MPIM, Ch. 8, § 8.4.1.3. The “universe” consists of “all fully and partially paid claims submitted by the supplier for the period selected for review and for the sampling units to be reviewed.” MPIM, Ch. 8, § 8.4.3.2.1 B. The “sampling unit” is defined by the sample design chosen by the contractor. The most common sample designs are simple random sampling, systematic sampling, stratified sampling, and cluster sampling, or a combination of these. MPIM, Ch. 8, § 8.4.4.1.

         Regardless of the method of sample selection used, the ZPIC must follow a procedure that results in a probability sample. MPIM, Ch.8, § 8.4.2 (emphasis added). For a procedure to be classified as a probability sampling, the following two features must apply:

(1) It must be possible, in principle, to enumerate a set of distinct samples that the procedure is capable of selecting if applied to the target universe. Although only one sample will be selected, each distinct sample of the set has a known probability of selection. It is not necessary to actually carry out the enumeration or calculate the probabilities, especially if the number of possible distinct samples is large - possibly billions. It is merely meant that one could, in theory, write down the samples, the sampling units contained therein, and the probabilities if one had unlimited time; and
(2) Each sampling unit in each distinct possible sample must have a known probability of selection. For statistical sampling for overpayment estimation, one of the possible samples is selected by a random process according to which each sampling unit in the target population receives its appropriate chance of selection. The selection probabilities do not have to be equal but they should all be greater than zero. In fact, some designs bring gains in efficiency by not assigning equal probabilities to all of the distinct sampling units.

Id. If a particular probability sample design is properly executed, “then assertions that the sample and its resulting estimates are ‘not statistically valid' cannot legitimately be made. In other words, a probability sample and its results are always ‘valid.'” Id.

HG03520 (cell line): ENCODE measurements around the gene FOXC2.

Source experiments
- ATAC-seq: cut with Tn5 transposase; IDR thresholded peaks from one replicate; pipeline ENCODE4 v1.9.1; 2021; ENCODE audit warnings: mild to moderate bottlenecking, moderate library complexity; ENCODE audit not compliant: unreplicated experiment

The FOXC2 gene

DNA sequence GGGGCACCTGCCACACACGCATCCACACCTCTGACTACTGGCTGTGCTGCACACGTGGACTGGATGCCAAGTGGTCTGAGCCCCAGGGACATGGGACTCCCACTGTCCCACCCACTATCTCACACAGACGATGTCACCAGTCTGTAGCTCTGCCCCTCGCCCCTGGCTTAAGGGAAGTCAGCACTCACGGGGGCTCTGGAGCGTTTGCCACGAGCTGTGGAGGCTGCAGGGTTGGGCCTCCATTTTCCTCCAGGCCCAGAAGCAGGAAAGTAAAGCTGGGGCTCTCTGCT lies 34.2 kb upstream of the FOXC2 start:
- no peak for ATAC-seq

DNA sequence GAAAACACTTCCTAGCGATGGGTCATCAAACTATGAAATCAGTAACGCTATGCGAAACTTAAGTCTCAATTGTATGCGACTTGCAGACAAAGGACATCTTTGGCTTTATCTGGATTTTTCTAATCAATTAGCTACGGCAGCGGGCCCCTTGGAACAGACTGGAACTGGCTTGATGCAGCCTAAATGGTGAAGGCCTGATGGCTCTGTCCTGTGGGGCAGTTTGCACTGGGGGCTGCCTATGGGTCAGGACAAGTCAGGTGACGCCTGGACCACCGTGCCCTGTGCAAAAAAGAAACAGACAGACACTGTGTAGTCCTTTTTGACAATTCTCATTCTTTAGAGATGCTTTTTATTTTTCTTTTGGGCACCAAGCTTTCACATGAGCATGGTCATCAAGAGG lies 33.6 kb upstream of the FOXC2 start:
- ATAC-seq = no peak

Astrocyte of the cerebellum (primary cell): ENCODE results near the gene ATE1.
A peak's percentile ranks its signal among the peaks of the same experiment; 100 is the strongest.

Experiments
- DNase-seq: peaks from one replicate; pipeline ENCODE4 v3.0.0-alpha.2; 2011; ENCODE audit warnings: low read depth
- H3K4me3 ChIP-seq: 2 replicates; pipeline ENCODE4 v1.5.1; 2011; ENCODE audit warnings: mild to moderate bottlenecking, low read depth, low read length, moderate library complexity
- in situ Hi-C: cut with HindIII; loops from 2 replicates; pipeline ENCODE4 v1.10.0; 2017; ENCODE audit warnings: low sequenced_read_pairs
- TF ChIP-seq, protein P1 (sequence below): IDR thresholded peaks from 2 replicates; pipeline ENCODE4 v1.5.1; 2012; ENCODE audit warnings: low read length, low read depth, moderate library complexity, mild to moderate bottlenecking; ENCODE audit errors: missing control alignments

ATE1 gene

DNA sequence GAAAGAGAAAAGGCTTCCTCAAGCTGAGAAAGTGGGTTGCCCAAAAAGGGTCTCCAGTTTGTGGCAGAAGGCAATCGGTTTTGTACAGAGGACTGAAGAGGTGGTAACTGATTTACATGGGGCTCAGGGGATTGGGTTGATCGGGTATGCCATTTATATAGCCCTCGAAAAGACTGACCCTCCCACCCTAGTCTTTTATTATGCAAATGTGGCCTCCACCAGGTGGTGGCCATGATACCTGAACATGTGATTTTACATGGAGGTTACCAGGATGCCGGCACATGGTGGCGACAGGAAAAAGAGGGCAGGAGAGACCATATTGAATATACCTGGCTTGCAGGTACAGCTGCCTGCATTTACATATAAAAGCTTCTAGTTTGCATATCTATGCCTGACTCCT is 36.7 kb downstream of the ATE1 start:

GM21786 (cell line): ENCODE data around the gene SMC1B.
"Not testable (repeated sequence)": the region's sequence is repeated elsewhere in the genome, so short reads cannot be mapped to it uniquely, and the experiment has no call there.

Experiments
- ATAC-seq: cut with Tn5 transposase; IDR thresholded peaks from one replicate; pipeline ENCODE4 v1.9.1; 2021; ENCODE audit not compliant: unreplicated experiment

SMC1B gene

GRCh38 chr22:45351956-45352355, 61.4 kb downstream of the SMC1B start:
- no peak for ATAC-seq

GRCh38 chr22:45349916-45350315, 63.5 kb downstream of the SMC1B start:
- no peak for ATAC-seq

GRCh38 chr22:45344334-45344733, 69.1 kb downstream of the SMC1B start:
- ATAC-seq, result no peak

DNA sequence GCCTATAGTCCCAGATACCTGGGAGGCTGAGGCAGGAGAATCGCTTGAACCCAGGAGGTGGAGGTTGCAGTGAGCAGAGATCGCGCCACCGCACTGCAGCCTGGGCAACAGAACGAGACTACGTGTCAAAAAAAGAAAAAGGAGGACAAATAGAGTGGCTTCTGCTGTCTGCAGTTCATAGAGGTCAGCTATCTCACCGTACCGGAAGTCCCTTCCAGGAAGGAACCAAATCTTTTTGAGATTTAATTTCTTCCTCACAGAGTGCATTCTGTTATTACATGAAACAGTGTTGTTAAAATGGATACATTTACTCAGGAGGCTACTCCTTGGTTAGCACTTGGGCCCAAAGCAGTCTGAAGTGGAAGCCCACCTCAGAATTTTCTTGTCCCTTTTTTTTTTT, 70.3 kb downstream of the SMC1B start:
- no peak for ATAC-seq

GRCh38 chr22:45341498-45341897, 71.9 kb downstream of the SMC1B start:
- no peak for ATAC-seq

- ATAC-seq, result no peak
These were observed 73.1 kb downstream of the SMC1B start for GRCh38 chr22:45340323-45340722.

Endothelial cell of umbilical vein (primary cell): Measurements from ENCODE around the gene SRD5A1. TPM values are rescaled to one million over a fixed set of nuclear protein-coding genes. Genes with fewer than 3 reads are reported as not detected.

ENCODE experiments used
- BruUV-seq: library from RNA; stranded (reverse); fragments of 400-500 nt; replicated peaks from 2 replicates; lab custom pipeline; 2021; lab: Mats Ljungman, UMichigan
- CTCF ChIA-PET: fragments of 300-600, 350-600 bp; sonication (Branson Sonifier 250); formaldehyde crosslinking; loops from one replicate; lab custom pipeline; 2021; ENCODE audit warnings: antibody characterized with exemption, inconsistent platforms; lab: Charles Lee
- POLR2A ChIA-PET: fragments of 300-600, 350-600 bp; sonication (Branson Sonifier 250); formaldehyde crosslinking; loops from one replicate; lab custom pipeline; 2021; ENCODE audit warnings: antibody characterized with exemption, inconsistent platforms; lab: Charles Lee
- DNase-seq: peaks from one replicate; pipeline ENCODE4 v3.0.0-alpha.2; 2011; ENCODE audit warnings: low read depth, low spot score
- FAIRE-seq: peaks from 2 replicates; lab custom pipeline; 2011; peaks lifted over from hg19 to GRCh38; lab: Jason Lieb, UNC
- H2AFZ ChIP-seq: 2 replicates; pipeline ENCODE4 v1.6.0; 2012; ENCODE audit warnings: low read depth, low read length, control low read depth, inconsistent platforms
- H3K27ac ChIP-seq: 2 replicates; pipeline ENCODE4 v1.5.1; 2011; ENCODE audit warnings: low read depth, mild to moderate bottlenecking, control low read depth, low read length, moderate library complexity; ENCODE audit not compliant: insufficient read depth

Simple random sampling

…involves using a random selection method to draw a fixed number of sampling units from the frame without replacement, i.e., not allowing the same sampling unit to be selected more than once. The random selection method must ensure that, given the desired sample size, each distinguishable set of sampling units has the same probability of selection as any other set - thus the method is a case of “equal probability sampling.” An example of simple random sampling is that of shuffling a deck of playing cards and dealing out a certain number of cards (although for such a design to qualify as probability sampling a randomization method that is more precise than hand shuffling and dealing would be required.)

MPIM, Ch. 8, § 8.4.4.1.1.

         The MPIM explains that stratified sampling,

…involves classifying the sampling units in the frame into non-overlapping groups, or strata. The stratification scheme should try to ensure that a sampling unit from a particular stratum is more likely to be similar in overpayment amount to others in its stratum than to sampling units in other strata. Although the amount of an overpayment cannot be known prior to review, it may be possible to stratify on an observable variable that is correlated with the overpayment amount of the sampling unit. Given a sample in which the total frame is covered by non-overlapping strata, if independent probability samples are selected from each of the strata, the design is called stratified sampling. The independent random samples from the strata need not have the same selection rates. A common situation is one in which the overpayment amount in a frame of claims is thought to be significantly correlated with the amount of the original payment to the provider or supplier. The frame may then be stratified into a number of distinct groups by the level of the original payment and separate simple random samples are drawn from each stratum. Separate estimates of overpayment are made for each stratum and the results combined to yield an overall projected overpayment.
The main object of stratification is to define the strata in a way that will reduce the margin of error in the estimate below that which would be attained by other sampling methods, as well as to obtain an unbiased estimate or an estimate with an acceptable bias. The standard literature, including that referenced in Section 3.10.10, contains a number of different plans; the suitability of a particular method of stratification depends on the particular problem being reviewed, and the resources allotted to reviewing the problem.